This article suggests a new reading of some traditions, sayings, and anecdotes in the Babylonian Talmud attributed to four sages who lived between the middle of the third and the beginning of the fourth century CE, arguing that they should be identified as travelers’ tales. These four sages are portrayed in our sources as travelers and transmitters of Torah knowledge who traveled between the two main centers of Torah study, in Babylonia and in the Land of Israel. By assigning to them tales drawn from the wide well of travelers’ tales, created and told on the Eastern trade routes, by the Talmudic editors, these traveling sages became a link in the wide net of transmission of travelers’ tales.
The Nehutei as Traveling Agents and Transmitters of Cultural Data between the Torah Study Centers in Babylonia and in the Land of Israel during the Third and Fourth Centuries CE
Tziona Grossmark is a professor in the Faculty of Humanities and Social Studies, Tel Hai College, Upper Galilee, Israel. She chaired the Department of Multidisciplinary Studies from 1999 to 2003, and served as dean of the faculty from 2006 to 2010. She teaches Jewish history of the Roman and Byzantine periods. Her research interests focus on daily life during the late Roman and Byzantine periods. Currently, she is focusing on daily life as represented in Talmudic literature and travelers’ stories in the Talmud. She is the author of Travelers Narratives in Rabbinic Literature: Voyages to Imaginary Realms (Edwin Mellen Press, 2010).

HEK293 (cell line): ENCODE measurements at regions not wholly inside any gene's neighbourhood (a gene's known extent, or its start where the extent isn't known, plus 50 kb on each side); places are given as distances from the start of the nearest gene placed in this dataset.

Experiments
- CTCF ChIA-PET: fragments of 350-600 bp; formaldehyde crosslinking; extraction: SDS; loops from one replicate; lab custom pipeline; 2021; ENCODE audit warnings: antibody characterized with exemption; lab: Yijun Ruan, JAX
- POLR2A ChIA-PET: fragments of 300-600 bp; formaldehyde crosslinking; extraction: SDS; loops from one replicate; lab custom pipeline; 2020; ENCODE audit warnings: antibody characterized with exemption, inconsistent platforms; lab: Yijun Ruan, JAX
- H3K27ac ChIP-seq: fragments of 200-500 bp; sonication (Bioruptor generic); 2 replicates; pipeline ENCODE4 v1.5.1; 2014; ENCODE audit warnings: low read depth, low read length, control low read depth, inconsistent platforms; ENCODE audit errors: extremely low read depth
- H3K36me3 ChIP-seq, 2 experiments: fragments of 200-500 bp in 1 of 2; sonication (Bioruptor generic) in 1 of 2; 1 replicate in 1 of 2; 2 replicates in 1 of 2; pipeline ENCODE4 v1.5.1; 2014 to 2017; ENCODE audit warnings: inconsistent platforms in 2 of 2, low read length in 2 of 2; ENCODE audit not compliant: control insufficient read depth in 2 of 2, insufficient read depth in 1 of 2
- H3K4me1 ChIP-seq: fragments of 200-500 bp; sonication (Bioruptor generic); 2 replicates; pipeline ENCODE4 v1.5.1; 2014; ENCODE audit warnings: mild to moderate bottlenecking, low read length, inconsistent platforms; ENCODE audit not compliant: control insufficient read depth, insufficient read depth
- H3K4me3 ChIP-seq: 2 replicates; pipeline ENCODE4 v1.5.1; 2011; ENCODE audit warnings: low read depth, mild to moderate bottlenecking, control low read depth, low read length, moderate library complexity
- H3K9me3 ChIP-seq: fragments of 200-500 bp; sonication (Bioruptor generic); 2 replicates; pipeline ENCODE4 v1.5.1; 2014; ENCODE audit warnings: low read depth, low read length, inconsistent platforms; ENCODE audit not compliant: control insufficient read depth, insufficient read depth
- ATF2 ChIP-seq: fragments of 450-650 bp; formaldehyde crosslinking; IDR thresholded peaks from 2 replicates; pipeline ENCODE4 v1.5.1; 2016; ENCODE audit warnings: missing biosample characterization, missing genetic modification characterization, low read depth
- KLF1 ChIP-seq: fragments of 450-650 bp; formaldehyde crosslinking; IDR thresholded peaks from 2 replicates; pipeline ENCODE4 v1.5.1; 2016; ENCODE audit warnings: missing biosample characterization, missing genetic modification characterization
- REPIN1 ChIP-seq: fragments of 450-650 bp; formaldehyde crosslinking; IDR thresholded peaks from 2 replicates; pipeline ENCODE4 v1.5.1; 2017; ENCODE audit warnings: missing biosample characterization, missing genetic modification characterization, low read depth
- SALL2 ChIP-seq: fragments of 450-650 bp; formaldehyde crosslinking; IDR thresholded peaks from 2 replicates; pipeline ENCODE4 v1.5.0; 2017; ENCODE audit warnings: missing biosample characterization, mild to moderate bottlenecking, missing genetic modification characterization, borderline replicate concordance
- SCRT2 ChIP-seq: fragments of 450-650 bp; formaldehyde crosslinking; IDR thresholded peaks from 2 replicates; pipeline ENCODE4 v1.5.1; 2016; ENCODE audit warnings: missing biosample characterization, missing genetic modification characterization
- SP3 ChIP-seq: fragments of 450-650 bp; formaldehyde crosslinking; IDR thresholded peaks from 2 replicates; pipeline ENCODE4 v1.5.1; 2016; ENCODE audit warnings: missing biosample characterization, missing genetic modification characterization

Tziona Grossmark; The Nehutei as Traveling Agents and Transmitters of Cultural Data between the Torah Study Centers in Babylonia and in the Land of Israel during the Third and Fourth Centuries CE. Mediterranean Studies 16 November 2015; 23 (2): 125–148. doi: https://doi.org/10.5325/mediterraneanstu.23.2.0125
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